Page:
Your home's air may be more polluted than you think, and the irritants that are in the air may affect your breathing, your skin, and even the home itself. You may not ever think about getting an air quality test in your home, but it can be needed to ensure that the air is clean and safe. Note when it's good to call for air quality testing in your home and why it can be necessary.
1. After Repairing a Gas Furnace or Hot Water Heater
If a gas furnace or hot water heater was in disrepair, you may think that you can simply open some windows and doors and won't have any lingering propane or other gasses in the home. However, you don't know if opening those windows and doors provided enough ventilation for all those harmful gasses to escape. They could easily be absorbed by wood products in the home or otherwise get trapped inside. Rather than take this risk, it's good to have the home's air quality tested so you know if you need to take additional steps to rid your home of lingering and dangerous gasses.
2. When Mold or Mildew Have Been Discovered
Mold spores can become airborne and, in turn, cause damage to your lungs when you breathe them in. Mildew can also be very irritating to the skin and sinuses. Even if you've had your home cleaned of any discovered mold on the woodwork or have had your furniture cleaned of any mildew that may have formed, it's still good to have the air tested for lingering irritants.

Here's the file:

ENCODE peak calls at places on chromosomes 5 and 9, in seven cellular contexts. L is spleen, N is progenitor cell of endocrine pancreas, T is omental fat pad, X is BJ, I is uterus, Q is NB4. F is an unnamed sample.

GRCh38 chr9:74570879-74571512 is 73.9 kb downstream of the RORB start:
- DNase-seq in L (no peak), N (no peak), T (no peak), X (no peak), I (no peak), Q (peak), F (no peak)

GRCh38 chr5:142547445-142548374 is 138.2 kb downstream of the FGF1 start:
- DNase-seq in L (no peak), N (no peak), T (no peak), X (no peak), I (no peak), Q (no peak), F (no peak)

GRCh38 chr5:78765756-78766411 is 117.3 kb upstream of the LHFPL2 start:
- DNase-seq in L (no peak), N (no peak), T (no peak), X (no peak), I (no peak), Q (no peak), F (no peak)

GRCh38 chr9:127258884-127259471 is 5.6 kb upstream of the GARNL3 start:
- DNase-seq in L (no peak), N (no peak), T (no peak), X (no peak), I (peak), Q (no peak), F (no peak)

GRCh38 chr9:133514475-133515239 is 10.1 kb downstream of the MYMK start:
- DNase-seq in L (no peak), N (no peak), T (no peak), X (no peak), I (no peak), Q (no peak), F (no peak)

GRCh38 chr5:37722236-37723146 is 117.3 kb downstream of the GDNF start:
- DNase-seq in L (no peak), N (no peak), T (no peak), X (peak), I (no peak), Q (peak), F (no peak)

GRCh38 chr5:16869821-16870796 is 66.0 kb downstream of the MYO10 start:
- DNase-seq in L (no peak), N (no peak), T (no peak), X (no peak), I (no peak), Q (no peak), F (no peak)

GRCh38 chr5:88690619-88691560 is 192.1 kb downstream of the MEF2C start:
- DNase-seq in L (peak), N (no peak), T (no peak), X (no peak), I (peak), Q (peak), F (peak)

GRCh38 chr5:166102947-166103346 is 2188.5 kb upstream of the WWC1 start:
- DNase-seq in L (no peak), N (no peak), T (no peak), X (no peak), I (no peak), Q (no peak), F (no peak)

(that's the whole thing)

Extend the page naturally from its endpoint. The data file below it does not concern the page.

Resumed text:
3. When There Have Been Any Types of Spills in the Area
If you live anywhere near an industrial area and there has been a reported leak or spill of their chemicals, or if there has been any type of dangerous spill in your area, you want to have your home's air quality tested. You don't know how far fumes and other particles travel when released in the air and you could very well be breathing them in, causing damage to your lungs.
4. When Asthma or Other Disorders Act Up
If you or someone in your family has asthma or any type of breathing disorder and it seems to act up for no reason, have the air quality in your home tested. The home may be collecting dust and dirt that is irritating the lungs, or there may be excessive amounts of pollen, pet dander, and the like in your home. You may need to install an air filter or other such mechanism for keeping the home's air clean and fresh for those with breathing disorders.
For more information on what can affect the air quality of your home, contact local air quality services.